Perhaps you know what I'm talking about. Living with Jekyll and Hyde is crazy-making, isn't it? When everyone thinks your partner is a "great guy" and he is only cruel and explosive with you, you begin to feel that it's your fault and that you are the problem. And because of the situation, you also develop two lives, two selves. I was "normal" on the street, in the grocery store, at baby group, but our life behind doors was violent, controlling, isolated. I had no money of my own and I had little contact with my family and closest friends. 

At the time of separation, I was at the lowest possible ebb. But staying would have destroyed me, and God only knows what it would have done to my daughter. The truth is, if you can endure an abusive relationship, you can get through separation. I had no idea how much strength and courage I had inside of me. You too are stronger and braver than you can possibly imagine. 

No matter how hard it is, you can do it. And if you reach out you will find so many people willing to help. I have dealt with more police, lawyers, crown attorneys, transition houses, social workers and victim services than I can even count. They weren't all helpful, and some were very unhelpful. But there were many who I credit with protecting my daughter and me and perhaps even saving our lives. 

Now, years later, I say a silent "thank you" on a regular basis for some of the outstanding service providers who worked on my "case." I remember an RCMP officer who looked me in the eye and told me he believed me; a legal aid lawyer who took my case even though my legal aid certificate covered a tiny fraction of the hours needed to resolve my family court situation; a Victim Services manager who went well beyond the call of duty in an effort to keep us safe; and an activist who changed the course of our lives for the better. 

You too will find a circle of support, and who is in that circle will depend on your circumstances — whether you have children, your financial situation, your mental and physical health, etc. Mine included Victim Services, a family lawyer, an advocate, a therapist, police, a family resource centre, friends and family, and even members of my community. 

Once people realized what we were going through many stepped up to offer their support. 

Friends took us in when we needed a safe place to stay and looked after my daughter when I needed to attend appointments or court, and the family resource centre let me use their phone and fax to deal with legal issues. There was even a small business owner who called to warn me if he saw my daughter's father nearby. The generosity of the people in my circle and in my community was remarkable... but they could only help once I opened up about what was going on.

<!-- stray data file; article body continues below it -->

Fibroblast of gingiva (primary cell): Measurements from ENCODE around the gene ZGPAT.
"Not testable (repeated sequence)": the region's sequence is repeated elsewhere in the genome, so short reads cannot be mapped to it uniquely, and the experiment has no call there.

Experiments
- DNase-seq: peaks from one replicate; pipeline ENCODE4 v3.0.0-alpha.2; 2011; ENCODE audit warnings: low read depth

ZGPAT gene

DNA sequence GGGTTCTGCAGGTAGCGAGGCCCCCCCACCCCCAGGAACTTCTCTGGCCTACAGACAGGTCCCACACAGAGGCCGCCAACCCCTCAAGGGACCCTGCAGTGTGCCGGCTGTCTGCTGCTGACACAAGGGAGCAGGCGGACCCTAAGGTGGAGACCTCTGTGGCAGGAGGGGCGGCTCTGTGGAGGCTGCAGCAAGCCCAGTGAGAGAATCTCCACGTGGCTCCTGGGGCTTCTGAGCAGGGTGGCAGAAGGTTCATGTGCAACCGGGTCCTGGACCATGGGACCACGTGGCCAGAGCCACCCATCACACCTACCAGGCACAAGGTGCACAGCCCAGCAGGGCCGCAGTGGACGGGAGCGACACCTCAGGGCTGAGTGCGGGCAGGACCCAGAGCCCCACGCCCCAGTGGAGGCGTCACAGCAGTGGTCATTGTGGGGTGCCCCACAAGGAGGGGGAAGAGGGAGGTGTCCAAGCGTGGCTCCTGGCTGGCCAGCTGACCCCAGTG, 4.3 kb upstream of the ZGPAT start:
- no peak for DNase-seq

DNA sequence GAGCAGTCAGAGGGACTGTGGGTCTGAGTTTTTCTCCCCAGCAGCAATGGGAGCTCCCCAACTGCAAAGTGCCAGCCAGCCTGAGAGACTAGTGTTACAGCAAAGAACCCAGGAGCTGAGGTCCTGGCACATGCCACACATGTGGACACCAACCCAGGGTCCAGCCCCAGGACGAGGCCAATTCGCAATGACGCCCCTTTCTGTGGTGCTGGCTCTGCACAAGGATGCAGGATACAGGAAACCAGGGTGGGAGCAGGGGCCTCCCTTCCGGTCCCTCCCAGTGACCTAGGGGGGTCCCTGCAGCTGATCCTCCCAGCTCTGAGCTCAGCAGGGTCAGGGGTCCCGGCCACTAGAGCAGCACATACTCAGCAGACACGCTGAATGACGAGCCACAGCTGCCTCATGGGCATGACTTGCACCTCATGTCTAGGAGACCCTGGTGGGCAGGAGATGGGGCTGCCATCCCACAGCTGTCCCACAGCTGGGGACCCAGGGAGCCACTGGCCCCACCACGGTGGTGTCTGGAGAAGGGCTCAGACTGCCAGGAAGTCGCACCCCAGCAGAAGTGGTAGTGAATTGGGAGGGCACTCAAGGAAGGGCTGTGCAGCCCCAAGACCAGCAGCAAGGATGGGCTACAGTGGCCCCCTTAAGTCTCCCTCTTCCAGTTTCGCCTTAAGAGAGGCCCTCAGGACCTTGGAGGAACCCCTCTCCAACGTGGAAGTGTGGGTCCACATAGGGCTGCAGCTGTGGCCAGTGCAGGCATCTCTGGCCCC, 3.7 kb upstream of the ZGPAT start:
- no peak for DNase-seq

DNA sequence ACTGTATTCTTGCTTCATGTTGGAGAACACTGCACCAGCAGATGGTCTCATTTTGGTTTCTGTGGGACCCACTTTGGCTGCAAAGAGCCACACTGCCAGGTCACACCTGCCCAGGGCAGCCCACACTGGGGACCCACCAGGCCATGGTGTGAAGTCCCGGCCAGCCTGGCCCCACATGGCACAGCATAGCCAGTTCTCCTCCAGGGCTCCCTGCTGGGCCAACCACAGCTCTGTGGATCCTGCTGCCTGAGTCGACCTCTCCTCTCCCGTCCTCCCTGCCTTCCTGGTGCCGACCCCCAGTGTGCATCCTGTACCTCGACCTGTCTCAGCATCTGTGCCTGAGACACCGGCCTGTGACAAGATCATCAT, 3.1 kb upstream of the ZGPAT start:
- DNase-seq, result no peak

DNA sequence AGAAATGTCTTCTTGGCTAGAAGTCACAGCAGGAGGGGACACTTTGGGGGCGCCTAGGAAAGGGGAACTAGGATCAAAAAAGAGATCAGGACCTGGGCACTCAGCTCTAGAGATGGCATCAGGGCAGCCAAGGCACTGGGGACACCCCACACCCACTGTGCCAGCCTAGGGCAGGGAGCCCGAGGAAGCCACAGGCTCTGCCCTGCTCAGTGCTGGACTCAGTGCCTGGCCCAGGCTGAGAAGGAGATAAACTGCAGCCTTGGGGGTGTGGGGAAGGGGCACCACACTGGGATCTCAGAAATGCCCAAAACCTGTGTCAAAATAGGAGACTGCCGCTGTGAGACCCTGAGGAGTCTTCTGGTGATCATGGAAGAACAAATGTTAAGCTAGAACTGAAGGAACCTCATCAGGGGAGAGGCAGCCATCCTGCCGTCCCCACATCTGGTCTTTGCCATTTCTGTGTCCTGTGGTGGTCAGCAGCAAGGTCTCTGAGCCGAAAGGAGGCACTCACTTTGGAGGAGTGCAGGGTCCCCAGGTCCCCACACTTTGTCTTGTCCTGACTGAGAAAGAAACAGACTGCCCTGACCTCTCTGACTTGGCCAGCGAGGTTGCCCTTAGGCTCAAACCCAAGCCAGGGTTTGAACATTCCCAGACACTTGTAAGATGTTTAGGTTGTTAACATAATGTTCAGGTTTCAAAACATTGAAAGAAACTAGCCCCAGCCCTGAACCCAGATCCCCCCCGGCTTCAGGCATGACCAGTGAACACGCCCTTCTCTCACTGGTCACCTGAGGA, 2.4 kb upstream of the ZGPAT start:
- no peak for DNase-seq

Perhaps the first step you can take in the direction of a new life of peace and well-being is to call your local transition house or women's centre. The women who work at transition houses have expertise in domestic violence; it's what they do day in and day out. Leaving an abusive relationship can be dangerous and complicated, so you will need to talk with someone who can advise you properly and help you make a safety plan, ideally before you leave. 

Leaving a life of violence and control was the greatest challenge of my life, and recovering took a long time. But I did recover and so can you. Today I have a loving and supportive partner who encourages me in all areas of my life and treats me with only love and respect. I also have another child, a feisty preschooler who will never experience violence in her home or see her mother broken. There is no question that my older daughter was impacted by the trauma and chaos of her early life, but she too has recovered and grown into a compassionate young woman, with a strong inner core and great resilience. 

You deserve peace and happiness too. That is what I wish for you this Christmas.


Susanne Litke, a family lawyer at Dalhousie Legal Aid Service, says these are some important things to consider for your legal matter: 

1. Consult early with a lawyer who understands gender-based violence

2. Gather financial and other important documents and personal items before you leave, if that is safe

3. Do what you can to protect children from conflict

4. Keep a calendar of all times when a child visits the other parent

5. Consider filing for an emergency protection order that could allow you to stay in your home and have custody of the children, if that is safe

6. Keep good notes of everything. It is a confusing time and easy to forget important facts

7. Seek counselling, parenting supports, to deal with trauma

8. Be gentle with yourself

9. Trust yourself and your own strength in decision making: you will know when it is the right time to leave